5 Important Payroll Stub Laws That All Employers Should Know

Jan 24, 2020


Anyone who's ever found themselves on the wrong side of the Labor Department or the Internal Revenue Service will be the first to tell you that few things can prove to be as significant of a setback to a business.

That's why it's so crucial that you make sure that your payroll process is happening according to law and your payroll stubs to follow suit. If not, then you could easily be looking at a hefty fine should you ever get audited and the discrepancy is discovered.

Payroll law isn't the easiest thing in the world, which is why we've created this article to help you get started.

Think State, not Federal

Although there are lots of federal labor laws, there are very few federal laws that regulate payroll stubs. In fact, issuing payroll stubs are not a federal requirement.

That's because the federal government leaves this up to the state governments' discretion. Each state has varying rules on how pay stubs should be administered, so be sure to check your state's Labor Department to uncover the laws in your region.

1. Opt-in

In 2020, there is pretty much no reason to use a paper-based payroll strategy. It's wasteful and environmentally harmful, not to mention more difficult for you to process and more inconvenient for your employees. You should be using a software tool. Click here to learn more about Paystub creator.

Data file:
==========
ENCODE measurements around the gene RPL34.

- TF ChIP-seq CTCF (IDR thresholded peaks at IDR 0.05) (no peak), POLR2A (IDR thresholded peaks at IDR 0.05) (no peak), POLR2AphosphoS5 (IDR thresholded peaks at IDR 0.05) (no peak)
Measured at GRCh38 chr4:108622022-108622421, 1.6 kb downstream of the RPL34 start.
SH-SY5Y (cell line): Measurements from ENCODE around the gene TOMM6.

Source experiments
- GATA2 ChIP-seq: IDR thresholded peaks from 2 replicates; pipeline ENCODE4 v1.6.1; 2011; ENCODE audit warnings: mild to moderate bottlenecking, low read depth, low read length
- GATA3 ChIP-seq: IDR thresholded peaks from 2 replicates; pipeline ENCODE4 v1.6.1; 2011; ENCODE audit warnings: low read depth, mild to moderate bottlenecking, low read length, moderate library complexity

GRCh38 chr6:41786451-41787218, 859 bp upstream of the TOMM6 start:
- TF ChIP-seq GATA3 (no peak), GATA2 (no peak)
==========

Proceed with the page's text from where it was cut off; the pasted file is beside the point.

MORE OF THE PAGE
In some states, however, employees have to opt-in to order to use any electronic system that documents their pay information. If such is the case with your state, make sure you get written confirmation from your employees before you start sending them electronic payroll stubs.

2. Contact Information

The next thing that may be legally required to have on your payroll stub is contact information. All employees have the right to raise pay disputes, and the stub should indicate who the employee should talk to if they so desire.

3. All Stubs Readily Accessible

Some states require that companies house all historic information about an employee's pay at the company. This is why you should always keep all payroll related documentation backed up in the cloud.

4. Withholdings if Requested

If an employee requests, your state may legally require you to include federal and state tax withholdings on their payroll stub. This means that you will need to send this money to the IRS as well.

5. Private to Your Employee

Last but certainly not least, your employee's pay information is private to him or her. You are not allowed to share it with random people in the company without them approving it first. This depends on how your organization is structured.

Payroll Stub Laws are Important

It's important that you adhere to payroll stub laws in order to keep your business on the right side of the government. Make sure to consult an expert in your region or visit your state's Labor Department website to learn more about the requirements specific to your area.

For more business advice, be sure to check out the rest of the articles on the website!

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